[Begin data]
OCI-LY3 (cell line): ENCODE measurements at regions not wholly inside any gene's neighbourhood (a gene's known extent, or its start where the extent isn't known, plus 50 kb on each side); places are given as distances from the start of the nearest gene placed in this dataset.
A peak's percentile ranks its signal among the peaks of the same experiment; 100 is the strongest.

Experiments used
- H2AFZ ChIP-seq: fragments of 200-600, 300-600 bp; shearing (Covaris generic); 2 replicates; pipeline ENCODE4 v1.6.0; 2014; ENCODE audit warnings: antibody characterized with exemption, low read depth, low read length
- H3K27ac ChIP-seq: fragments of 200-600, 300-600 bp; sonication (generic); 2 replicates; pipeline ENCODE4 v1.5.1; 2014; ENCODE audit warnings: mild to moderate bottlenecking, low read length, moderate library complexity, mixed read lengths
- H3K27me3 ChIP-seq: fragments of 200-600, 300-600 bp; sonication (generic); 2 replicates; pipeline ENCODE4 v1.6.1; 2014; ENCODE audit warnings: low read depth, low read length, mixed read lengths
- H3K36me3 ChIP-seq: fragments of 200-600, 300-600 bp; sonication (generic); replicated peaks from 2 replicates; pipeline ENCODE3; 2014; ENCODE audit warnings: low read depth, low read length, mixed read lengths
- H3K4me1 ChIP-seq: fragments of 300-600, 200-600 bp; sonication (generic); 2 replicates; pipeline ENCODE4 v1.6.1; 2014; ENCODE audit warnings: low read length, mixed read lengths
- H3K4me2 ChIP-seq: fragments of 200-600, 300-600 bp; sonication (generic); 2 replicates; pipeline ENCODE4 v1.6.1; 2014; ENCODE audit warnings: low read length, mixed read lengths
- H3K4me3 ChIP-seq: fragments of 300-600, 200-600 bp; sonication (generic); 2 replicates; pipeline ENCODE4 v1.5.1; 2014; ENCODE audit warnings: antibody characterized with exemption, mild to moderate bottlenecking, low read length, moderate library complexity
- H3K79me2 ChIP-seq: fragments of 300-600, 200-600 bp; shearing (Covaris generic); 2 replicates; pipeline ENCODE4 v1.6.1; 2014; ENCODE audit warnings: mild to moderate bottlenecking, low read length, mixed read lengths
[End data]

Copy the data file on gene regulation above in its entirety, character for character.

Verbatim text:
OCI-LY3 (cell line): ENCODE measurements at regions not wholly inside any gene's neighbourhood (a gene's known extent, or its start where the extent isn't known, plus 50 kb on each side); places are given as distances from the start of the nearest gene placed in this dataset.
A peak's percentile ranks its signal among the peaks of the same experiment; 100 is the strongest.

Experiments used
- H2AFZ ChIP-seq: fragments of 200-600, 300-600 bp; shearing (Covaris generic); 2 replicates; pipeline ENCODE4 v1.6.0; 2014; ENCODE audit warnings: antibody characterized with exemption, low read depth, low read length
- H3K27ac ChIP-seq: fragments of 200-600, 300-600 bp; sonication (generic); 2 replicates; pipeline ENCODE4 v1.5.1; 2014; ENCODE audit warnings: mild to moderate bottlenecking, low read length, moderate library complexity, mixed read lengths
- H3K27me3 ChIP-seq: fragments of 200-600, 300-600 bp; sonication (generic); 2 replicates; pipeline ENCODE4 v1.6.1; 2014; ENCODE audit warnings: low read depth, low read length, mixed read lengths
- H3K36me3 ChIP-seq: fragments of 200-600, 300-600 bp; sonication (generic); replicated peaks from 2 replicates; pipeline ENCODE3; 2014; ENCODE audit warnings: low read depth, low read length, mixed read lengths
- H3K4me1 ChIP-seq: fragments of 300-600, 200-600 bp; sonication (generic); 2 replicates; pipeline ENCODE4 v1.6.1; 2014; ENCODE audit warnings: low read length, mixed read lengths
- H3K4me2 ChIP-seq: fragments of 200-600, 300-600 bp; sonication (generic); 2 replicates; pipeline ENCODE4 v1.6.1; 2014; ENCODE audit warnings: low read length, mixed read lengths
- H3K4me3 ChIP-seq: fragments of 300-600, 200-600 bp; sonication (generic); 2 replicates; pipeline ENCODE4 v1.5.1; 2014; ENCODE audit warnings: antibody characterized with exemption, mild to moderate bottlenecking, low read length, moderate library complexity
- H3K79me2 ChIP-seq: fragments of 300-600, 200-600 bp; shearing (Covaris generic); 2 replicates; pipeline ENCODE4 v1.6.1; 2014; ENCODE audit warnings: mild to moderate bottlenecking, low read length, mixed read lengths